By Scott Kriner, Green Metal Consulting
On October 21 we celebrated “Back to the Future” Day to remember the famous 1985 movie and its depiction of our future. Even though the prediction from the movie to see the Chicago Cubs win the World Series in 2015 was wrong (thank you Mets), it was fun to think about items like hover boards, flying cars, and cars that ran on food scraps. Let’s not forget that the movie did correctly predict hands-free video games and wearable technologies. This is a good time to take a look at the future of the building construction industry as well.
Visits to the Oak Ridge National Laboratory and to the Fraunhofer Institute in recent weeks allowed me to see some incredible research and development of materials and systems that will likely end up in our homes and buildings in the future. Most of these developments are aimed at improving energy efficiency, improving the environmental footprint, and improving health and safety.
Here’s a list of some of the research, development and material science going on to make the future even better for all of us.
What homeowner wouldn’t love a clothes dryer that does not require heat? ORNL is developing an ultrasonic drying system in residential dryers that would shake loose the moisture in clothes and allow the moisture to be vented from inside of the dryer. The energy required for that technology is insignificant compared to the electricity or gas usage on a typical clothes dryer.
In the field of insulation there is activity in developing materials that have higher R-values per inch of thickness. In some cases the materials are even bio-based and require no fire retardant chemicals.
Our knowledge base on phase change materials is broadening to find ways to integrate these dynamic energy-efficient materials into conventional building materials such as gypsum board, insulation and possibly into certain roofing materials.
New insulation materials such as vacuum insulation products (VIP) are being optimized for better practical handling and flexibility to provide a realistic insulation layer of R-35 per inch.
New photovoltaic technologies continue to drive down the cost of PV with more efficient and smaller systems. The technology to print PV circuitry like we print a document is being developed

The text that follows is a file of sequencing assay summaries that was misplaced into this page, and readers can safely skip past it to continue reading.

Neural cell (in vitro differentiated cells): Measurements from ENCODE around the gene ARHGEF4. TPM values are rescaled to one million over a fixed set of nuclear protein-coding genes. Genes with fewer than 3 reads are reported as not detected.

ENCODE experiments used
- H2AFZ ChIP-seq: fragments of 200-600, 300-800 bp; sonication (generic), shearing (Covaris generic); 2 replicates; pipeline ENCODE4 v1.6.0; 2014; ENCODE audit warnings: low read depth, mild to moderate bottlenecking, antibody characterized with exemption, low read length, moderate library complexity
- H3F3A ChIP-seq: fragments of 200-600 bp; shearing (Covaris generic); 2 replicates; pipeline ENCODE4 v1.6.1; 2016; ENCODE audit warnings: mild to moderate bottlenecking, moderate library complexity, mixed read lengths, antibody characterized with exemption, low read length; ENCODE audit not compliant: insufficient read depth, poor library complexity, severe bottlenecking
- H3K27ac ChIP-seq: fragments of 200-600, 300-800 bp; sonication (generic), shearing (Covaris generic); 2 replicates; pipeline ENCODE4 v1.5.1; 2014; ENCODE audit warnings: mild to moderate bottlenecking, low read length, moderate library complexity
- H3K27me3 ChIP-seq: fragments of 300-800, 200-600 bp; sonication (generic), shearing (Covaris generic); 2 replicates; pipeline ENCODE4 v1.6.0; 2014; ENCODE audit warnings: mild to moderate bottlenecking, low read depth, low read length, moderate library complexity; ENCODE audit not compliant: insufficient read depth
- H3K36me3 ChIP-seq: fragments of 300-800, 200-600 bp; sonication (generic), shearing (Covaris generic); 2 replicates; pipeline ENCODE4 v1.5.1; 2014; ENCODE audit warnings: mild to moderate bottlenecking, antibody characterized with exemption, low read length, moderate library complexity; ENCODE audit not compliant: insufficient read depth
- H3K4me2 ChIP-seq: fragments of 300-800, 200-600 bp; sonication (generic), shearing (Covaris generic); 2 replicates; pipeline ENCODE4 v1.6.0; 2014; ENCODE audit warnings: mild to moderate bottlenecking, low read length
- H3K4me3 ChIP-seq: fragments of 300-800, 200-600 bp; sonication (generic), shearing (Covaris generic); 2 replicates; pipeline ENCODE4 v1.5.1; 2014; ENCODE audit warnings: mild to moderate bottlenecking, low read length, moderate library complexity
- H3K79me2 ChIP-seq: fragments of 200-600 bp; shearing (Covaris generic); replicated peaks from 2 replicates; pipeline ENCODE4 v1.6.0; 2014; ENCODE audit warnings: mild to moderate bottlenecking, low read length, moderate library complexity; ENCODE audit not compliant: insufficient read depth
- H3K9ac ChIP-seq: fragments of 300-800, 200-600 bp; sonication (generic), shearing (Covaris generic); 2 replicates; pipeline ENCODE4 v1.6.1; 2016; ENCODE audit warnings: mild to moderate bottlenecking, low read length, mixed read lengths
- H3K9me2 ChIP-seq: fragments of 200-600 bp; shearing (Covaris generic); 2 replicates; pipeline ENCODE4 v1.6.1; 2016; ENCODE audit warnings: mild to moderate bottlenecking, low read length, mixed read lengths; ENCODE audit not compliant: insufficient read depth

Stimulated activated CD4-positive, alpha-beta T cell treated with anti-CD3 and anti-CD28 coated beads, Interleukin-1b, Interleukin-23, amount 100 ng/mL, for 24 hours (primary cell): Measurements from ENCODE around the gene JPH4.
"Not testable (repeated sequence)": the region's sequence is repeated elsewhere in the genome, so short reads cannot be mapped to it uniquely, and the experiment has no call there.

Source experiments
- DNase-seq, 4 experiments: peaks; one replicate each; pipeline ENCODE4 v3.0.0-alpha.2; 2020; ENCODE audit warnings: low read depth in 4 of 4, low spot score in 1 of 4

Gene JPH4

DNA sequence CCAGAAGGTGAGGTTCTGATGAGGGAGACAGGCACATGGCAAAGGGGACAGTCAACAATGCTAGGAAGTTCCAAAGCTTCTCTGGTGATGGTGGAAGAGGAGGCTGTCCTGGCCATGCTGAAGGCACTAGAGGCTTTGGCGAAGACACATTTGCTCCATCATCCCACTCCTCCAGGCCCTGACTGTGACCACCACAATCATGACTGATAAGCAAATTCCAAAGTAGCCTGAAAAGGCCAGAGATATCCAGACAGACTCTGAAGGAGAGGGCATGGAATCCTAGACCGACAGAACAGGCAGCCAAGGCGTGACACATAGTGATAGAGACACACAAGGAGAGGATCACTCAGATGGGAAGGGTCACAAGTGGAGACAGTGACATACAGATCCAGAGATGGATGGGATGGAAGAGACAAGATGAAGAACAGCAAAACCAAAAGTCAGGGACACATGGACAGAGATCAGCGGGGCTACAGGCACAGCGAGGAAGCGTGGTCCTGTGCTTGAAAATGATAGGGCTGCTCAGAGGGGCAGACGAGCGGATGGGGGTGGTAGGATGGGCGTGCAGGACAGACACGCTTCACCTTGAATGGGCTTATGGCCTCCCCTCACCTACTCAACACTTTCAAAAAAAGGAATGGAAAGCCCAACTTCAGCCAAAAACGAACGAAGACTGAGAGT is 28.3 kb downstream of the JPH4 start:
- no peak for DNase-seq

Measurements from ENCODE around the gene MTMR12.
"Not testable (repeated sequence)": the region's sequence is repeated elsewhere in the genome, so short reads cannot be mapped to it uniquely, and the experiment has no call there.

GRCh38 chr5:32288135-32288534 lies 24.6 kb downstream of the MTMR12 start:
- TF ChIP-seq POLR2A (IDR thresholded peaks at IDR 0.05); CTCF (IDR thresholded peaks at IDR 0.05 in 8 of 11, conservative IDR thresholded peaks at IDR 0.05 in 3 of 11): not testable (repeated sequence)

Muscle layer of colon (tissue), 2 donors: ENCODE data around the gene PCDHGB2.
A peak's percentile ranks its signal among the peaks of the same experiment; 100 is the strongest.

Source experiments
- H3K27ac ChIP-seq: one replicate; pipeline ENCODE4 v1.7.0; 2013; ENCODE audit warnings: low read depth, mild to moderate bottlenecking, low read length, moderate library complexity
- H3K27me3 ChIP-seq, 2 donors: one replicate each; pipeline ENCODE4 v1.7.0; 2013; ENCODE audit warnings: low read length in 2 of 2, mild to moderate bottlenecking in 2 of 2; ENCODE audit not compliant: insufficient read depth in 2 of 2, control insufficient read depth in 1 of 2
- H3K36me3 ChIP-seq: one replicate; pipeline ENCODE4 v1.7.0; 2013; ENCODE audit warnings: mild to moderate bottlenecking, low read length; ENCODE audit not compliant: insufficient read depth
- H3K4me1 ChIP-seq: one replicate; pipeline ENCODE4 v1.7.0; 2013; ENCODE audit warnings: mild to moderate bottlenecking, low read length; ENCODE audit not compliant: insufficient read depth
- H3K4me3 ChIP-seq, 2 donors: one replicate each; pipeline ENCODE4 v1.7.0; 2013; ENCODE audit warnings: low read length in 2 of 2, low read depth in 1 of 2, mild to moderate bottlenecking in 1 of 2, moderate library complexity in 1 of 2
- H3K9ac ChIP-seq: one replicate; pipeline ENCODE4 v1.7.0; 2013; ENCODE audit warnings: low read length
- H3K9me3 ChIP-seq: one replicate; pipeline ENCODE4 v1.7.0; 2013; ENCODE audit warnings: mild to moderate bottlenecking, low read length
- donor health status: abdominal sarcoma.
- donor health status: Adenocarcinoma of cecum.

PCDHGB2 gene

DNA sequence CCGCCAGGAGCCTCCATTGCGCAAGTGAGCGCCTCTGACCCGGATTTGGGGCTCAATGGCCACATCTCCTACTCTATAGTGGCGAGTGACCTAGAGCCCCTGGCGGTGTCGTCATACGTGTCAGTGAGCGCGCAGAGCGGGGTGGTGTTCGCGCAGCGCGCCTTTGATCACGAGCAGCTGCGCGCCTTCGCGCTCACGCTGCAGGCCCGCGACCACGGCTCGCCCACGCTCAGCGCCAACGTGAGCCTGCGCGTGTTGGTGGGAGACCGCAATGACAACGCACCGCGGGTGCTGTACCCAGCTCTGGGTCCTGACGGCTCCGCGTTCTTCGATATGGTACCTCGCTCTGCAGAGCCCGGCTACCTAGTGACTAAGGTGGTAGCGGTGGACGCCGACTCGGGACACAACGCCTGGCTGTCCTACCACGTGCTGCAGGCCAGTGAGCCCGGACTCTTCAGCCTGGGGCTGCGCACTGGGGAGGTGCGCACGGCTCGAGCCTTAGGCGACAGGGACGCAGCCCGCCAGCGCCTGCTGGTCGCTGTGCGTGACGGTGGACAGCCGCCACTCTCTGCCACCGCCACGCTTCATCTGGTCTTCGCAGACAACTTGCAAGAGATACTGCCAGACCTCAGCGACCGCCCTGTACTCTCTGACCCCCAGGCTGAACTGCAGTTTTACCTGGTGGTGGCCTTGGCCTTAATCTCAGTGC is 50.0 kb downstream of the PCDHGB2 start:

Changing the way we now install PV systems on buildings is being re-thought. A “Plug and Play” approach, such as what is now popular in Germany, is being developed in the US with support from DOE and from industry. This would significantly lower the installed cost to the building owner, simplify the process and shorten if not eliminate the permitting and inspection phases.
Air infiltration is a component to the overall energy efficiency of buildings. The code calls for continuous insulation on the thermal envelope of a building. New technology is making this possible with a spray-on insulation that can fill up to a ¼” gap in materials used on the envelope.
In the field of coatings there are advances being made in self- healing materials that would significantly reduce maintenance cost and extend durability. This type of technology has been available in the concrete industry but is now spreading to other types of building materials.
The days of static roofing may become a thing of the past. A concept of directionally reflective roofing is being perfected. With this technology incorporated into certain roofing materials, the roof appears to have a dark color from the perspective of a person on the ground looking at the roof, but the surface of the roof is actually performing more like it is pure white with respect to the reflectance of solar energy. As the angle changes, the appearance also changes.
Another dynamic approach to roofing is based on the thermochromic and electrochomic technologies used in the window industry. The ideal roof would be one that has high solar reflectance and thermal emittance during warm weather, and lower solar reflectance in cooler weather. These types of “switching” coatings are under development.
Similarly, switchable insulation materials are being developed to optimize the insulating power of materials as the conditions in a building change.
The advancement of 3D printing is incredible. Oak Ridge National Laboratory has used a 3D printing system to actually “print” a house suitable for temporary FEMA housing. We are already using 3D printing for creating human body parts and machinery. What’s next???
Another mind-bending advance in materials is taking place at Stanford University. This technology was described in a previous column, but more advances were recently announced. Research at Stanford has been underway on a material that gets colder under direct sunlight and stays 5°C cooler than the surrounding area. This work, and the lead engineer, was recently highlighted in the Pioneers section of the MIT Technology Review publication. The material under development would be ideal for air-conditioning and refrigeration systems that would require little or no electricity! The theory behind the performance of the material is from the 1960s but Stanford scientists have applied nano-scale manufacturing techniques that didn’t exist at that time. The material can be made over large areas using the same techniques used to coat windows.
It’s fun to dream and wonder what the future will bring to us. Marty McFly would be amazed at the changes and improvements that have taken place since the 1985 American science-fiction adventure comedy film to now. Marty was hoping to see the Cubs win the World Series this year. As a Mets fan I would never bet on that outcome. But it is safe to say that we can bet on technology, research, and discoveries that will surely make it exciting to watch the changes and improvements in building materials and systems as we look back into the future.